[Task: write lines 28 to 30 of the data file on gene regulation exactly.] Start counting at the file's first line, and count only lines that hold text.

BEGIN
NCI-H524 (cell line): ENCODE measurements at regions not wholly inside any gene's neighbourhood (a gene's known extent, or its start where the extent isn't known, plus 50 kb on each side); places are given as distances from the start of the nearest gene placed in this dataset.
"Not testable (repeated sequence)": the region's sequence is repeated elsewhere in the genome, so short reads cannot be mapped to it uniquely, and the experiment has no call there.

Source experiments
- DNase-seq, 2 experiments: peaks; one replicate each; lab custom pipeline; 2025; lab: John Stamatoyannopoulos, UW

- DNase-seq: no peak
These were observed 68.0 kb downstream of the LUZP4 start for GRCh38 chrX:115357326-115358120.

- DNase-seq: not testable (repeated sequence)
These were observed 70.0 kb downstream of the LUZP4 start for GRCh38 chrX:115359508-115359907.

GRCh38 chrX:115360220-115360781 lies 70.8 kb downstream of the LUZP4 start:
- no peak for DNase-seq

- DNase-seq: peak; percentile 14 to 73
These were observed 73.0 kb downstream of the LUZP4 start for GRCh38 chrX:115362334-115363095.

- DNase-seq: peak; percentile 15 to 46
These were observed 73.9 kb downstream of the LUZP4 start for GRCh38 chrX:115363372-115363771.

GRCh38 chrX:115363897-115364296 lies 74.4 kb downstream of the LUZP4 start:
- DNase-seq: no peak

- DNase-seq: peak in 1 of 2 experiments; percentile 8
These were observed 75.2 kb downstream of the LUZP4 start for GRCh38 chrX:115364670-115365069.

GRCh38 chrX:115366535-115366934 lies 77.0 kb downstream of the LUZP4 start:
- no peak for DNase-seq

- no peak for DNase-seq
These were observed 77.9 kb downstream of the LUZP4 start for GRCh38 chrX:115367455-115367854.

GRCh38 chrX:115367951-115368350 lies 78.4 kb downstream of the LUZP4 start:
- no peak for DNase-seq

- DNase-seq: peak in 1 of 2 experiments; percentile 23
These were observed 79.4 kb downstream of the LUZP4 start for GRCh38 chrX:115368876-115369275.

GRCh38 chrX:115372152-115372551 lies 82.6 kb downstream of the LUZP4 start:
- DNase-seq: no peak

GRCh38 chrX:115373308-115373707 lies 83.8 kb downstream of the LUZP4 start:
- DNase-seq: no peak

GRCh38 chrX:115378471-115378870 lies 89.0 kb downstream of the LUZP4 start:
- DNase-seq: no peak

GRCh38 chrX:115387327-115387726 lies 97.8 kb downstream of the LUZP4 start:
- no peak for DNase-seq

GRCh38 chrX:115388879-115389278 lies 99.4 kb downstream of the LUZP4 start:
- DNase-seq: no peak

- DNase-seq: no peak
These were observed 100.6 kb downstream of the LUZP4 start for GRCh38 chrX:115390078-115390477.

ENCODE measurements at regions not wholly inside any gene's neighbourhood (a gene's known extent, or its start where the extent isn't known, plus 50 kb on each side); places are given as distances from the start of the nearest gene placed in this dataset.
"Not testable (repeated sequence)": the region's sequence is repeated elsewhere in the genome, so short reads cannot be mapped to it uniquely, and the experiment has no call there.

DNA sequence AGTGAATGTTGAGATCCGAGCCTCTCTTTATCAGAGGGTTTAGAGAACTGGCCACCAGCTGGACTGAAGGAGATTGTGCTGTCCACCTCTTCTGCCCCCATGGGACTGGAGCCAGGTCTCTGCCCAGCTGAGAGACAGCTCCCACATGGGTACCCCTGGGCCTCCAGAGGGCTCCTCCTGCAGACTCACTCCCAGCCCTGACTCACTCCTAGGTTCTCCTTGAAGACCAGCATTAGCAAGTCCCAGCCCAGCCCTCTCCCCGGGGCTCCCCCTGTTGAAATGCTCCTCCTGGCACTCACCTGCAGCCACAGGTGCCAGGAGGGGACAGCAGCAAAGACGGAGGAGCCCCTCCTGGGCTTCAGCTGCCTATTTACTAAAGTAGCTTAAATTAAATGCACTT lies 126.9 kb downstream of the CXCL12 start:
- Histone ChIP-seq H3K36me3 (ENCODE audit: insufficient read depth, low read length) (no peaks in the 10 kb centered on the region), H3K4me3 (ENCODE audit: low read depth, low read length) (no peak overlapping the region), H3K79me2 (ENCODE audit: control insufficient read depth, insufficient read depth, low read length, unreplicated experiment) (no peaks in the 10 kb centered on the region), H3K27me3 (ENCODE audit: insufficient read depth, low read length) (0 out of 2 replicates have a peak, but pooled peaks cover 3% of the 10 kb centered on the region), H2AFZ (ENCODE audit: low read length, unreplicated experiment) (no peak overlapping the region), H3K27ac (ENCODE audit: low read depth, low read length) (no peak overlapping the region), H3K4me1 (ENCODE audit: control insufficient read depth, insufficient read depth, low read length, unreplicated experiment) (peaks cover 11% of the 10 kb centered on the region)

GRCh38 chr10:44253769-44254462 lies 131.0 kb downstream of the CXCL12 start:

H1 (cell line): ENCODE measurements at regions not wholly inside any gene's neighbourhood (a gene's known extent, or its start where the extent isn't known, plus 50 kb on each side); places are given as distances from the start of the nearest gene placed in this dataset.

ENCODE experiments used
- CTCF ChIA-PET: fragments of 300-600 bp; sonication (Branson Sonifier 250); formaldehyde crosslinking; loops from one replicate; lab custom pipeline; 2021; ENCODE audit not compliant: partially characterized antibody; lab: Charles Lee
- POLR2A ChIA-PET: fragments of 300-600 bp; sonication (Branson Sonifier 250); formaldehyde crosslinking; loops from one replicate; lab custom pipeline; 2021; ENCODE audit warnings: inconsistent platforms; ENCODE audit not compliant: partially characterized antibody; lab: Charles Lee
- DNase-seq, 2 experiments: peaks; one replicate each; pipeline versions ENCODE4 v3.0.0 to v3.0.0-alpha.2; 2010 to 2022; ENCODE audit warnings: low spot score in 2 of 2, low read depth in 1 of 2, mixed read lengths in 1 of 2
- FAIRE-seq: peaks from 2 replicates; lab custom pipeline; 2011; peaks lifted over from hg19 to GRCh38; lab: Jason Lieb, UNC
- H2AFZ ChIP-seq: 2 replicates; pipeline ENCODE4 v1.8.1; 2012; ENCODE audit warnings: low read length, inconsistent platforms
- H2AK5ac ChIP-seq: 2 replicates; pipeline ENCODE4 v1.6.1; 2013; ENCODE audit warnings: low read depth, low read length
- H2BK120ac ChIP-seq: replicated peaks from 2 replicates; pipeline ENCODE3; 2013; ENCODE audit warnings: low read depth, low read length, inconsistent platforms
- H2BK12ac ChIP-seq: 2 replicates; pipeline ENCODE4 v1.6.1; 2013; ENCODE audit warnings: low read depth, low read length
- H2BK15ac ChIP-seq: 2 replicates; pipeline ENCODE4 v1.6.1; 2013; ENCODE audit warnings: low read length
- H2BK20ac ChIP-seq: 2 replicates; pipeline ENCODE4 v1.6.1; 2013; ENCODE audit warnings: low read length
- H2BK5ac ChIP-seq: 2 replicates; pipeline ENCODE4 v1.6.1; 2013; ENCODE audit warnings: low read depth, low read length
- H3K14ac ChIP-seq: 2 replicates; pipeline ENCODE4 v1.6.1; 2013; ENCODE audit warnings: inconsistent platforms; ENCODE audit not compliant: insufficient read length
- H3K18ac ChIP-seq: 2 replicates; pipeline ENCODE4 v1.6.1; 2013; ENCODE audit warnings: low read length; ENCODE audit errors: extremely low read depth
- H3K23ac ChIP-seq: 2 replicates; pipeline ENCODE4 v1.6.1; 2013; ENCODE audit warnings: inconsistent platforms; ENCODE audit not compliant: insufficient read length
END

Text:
- DNase-seq: no peak

GRCh38 chrX:115373308-115373707 lies 83.8 kb downstream of the LUZP4 start:
- DNase-seq: no peak